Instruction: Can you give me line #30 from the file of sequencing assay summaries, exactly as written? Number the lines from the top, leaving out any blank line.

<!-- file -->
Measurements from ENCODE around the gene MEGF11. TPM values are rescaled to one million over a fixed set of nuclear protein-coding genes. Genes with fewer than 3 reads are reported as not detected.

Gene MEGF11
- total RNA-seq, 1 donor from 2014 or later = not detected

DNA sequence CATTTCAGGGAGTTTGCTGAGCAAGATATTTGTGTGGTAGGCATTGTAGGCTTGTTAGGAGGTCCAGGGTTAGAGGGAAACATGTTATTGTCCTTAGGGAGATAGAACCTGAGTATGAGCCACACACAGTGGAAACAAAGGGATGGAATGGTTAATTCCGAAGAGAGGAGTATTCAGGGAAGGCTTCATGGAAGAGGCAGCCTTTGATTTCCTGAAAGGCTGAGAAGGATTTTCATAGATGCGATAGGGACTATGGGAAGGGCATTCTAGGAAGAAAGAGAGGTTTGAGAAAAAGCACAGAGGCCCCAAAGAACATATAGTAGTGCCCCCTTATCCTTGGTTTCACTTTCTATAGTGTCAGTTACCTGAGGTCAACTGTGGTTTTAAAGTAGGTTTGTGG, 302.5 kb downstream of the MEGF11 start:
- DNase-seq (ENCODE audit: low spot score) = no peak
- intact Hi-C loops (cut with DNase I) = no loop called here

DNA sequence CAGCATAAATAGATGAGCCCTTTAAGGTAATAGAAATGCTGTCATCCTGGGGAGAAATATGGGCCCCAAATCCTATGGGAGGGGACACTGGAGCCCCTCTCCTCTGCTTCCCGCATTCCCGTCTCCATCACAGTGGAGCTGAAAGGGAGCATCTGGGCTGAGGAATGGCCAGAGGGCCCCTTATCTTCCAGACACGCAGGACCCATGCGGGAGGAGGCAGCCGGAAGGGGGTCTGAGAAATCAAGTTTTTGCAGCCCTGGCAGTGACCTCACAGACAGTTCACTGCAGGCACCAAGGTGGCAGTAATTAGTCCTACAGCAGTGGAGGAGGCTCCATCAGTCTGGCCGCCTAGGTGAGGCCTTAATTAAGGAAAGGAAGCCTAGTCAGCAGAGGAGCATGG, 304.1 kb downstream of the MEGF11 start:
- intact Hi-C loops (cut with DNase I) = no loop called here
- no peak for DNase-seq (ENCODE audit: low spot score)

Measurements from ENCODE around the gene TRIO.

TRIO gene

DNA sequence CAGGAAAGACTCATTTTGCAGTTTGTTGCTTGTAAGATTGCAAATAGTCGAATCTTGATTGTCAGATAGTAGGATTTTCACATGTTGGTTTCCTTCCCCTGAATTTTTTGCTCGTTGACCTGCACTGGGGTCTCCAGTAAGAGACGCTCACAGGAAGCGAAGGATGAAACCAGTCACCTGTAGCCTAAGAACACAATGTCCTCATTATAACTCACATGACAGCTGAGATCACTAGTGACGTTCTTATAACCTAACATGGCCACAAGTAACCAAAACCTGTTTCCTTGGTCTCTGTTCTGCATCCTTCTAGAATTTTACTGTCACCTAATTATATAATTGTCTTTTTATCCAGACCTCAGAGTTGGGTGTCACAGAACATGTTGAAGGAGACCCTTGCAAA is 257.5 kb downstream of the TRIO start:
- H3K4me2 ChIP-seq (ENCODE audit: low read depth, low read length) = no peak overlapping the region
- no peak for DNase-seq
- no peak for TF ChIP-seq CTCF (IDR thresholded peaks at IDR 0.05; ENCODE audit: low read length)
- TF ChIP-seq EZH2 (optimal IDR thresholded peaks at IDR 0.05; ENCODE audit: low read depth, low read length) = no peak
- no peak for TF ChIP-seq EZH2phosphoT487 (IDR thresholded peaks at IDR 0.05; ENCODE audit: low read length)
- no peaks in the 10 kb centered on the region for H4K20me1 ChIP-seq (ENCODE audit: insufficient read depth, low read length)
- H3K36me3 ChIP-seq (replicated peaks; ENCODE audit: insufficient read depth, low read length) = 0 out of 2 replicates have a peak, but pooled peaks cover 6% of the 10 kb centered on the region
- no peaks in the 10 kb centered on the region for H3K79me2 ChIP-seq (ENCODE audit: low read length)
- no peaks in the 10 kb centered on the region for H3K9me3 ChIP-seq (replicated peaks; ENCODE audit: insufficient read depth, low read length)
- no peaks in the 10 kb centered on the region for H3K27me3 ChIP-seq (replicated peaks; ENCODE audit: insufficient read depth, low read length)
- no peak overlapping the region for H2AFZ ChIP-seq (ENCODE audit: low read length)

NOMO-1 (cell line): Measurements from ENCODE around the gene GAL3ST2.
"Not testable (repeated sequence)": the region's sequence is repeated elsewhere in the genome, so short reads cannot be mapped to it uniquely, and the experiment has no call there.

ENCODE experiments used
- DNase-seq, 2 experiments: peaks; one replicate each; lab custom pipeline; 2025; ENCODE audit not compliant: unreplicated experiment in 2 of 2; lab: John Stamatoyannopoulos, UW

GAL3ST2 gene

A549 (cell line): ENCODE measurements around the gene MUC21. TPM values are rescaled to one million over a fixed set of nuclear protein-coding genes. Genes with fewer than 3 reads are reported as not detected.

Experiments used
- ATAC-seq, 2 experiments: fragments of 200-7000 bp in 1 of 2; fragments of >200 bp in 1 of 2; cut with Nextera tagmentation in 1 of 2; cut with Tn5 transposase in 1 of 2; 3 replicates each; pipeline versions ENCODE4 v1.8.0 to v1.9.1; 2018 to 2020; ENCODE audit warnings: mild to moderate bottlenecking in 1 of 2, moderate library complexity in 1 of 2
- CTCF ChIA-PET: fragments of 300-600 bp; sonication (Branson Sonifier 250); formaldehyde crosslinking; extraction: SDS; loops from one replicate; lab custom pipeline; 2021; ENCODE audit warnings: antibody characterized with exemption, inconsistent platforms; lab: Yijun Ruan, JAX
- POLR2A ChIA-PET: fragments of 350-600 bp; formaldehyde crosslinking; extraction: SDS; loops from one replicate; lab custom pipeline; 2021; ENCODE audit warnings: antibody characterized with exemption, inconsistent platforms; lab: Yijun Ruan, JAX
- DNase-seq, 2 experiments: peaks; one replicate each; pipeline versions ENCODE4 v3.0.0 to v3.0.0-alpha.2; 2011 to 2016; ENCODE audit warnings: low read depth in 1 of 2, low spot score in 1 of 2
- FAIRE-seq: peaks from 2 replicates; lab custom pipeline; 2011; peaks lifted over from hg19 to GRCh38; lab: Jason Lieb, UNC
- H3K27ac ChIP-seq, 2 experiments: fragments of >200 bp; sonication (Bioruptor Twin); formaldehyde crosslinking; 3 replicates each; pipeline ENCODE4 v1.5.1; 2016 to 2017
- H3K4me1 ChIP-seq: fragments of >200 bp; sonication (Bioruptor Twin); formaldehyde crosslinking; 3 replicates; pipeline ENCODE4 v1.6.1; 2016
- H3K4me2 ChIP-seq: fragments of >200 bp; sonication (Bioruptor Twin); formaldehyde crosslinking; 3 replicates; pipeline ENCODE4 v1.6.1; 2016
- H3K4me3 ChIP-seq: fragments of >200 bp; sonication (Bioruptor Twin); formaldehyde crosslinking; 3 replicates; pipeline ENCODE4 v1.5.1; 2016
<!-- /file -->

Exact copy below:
Experiments used